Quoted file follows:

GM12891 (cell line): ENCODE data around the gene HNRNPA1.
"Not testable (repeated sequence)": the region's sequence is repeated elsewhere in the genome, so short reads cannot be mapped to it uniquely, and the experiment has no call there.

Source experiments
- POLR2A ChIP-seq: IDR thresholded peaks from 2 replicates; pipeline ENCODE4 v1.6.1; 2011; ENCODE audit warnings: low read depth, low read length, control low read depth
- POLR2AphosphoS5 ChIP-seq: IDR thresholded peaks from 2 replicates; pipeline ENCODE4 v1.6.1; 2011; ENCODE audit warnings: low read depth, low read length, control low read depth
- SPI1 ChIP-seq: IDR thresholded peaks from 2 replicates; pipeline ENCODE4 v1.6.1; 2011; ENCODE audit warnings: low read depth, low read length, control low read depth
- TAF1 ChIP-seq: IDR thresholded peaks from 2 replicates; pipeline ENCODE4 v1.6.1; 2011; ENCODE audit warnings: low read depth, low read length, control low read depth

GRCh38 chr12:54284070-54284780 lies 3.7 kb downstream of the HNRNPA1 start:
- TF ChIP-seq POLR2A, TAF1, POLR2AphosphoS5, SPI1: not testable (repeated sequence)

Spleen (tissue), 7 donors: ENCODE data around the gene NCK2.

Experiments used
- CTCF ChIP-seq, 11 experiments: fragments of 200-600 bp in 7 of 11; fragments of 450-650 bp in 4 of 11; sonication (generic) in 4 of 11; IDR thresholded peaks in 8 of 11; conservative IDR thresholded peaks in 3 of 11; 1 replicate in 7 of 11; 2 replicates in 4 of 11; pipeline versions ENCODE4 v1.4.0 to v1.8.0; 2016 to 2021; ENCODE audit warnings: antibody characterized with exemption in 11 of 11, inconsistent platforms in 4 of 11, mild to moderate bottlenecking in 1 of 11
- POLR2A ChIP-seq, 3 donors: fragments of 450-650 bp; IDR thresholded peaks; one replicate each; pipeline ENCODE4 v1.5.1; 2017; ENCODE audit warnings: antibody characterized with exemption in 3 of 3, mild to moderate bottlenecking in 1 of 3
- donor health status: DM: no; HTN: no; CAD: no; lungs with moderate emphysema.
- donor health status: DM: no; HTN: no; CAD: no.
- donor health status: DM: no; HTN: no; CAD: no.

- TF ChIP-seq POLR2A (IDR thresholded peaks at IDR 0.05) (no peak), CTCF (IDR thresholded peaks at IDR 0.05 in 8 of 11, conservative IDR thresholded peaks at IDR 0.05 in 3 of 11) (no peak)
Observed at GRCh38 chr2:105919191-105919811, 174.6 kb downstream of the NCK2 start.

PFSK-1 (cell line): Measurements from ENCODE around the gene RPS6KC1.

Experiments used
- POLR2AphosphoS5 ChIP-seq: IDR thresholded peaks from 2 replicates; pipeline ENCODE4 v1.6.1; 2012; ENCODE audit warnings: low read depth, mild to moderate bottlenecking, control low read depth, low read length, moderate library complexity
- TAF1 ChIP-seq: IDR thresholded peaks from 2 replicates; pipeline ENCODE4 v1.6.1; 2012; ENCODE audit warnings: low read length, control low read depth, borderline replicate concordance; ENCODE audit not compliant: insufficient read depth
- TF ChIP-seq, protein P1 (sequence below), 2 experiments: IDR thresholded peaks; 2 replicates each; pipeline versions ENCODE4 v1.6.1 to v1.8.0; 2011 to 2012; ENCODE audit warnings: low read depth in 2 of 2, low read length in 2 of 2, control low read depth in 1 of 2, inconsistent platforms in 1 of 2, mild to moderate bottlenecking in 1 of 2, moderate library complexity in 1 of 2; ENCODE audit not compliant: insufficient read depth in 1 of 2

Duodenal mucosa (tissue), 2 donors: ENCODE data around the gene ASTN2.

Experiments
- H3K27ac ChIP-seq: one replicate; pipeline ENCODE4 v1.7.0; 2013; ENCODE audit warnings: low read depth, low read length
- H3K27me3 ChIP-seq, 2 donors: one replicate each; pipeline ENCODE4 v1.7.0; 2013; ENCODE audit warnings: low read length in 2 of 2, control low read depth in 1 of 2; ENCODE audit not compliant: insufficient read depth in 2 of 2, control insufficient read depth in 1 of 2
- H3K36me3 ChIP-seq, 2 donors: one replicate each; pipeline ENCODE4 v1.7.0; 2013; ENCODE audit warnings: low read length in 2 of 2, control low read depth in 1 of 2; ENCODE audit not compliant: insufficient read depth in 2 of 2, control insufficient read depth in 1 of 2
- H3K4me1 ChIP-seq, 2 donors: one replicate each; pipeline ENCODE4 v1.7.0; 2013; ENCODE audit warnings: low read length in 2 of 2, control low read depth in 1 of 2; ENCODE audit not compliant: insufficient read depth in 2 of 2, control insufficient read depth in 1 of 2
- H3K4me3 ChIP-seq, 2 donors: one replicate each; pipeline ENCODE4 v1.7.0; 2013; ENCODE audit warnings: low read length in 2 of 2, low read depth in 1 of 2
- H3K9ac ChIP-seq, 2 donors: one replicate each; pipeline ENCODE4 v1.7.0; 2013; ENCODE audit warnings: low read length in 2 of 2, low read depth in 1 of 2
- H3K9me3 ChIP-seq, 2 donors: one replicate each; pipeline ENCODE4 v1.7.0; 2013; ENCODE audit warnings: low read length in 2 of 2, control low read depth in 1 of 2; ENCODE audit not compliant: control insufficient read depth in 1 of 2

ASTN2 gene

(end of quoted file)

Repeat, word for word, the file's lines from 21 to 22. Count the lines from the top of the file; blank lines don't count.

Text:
- POLR2AphosphoS5 ChIP-seq: IDR thresholded peaks from 2 replicates; pipeline ENCODE4 v1.6.1; 2012; ENCODE audit warnings: low read depth, mild to moderate bottlenecking, control low read depth, low read length, moderate library complexity
- TAF1 ChIP-seq: IDR thresholded peaks from 2 replicates; pipeline ENCODE4 v1.6.1; 2012; ENCODE audit warnings: low read length, control low read depth, borderline replicate concordance; ENCODE audit not compliant: insufficient read depth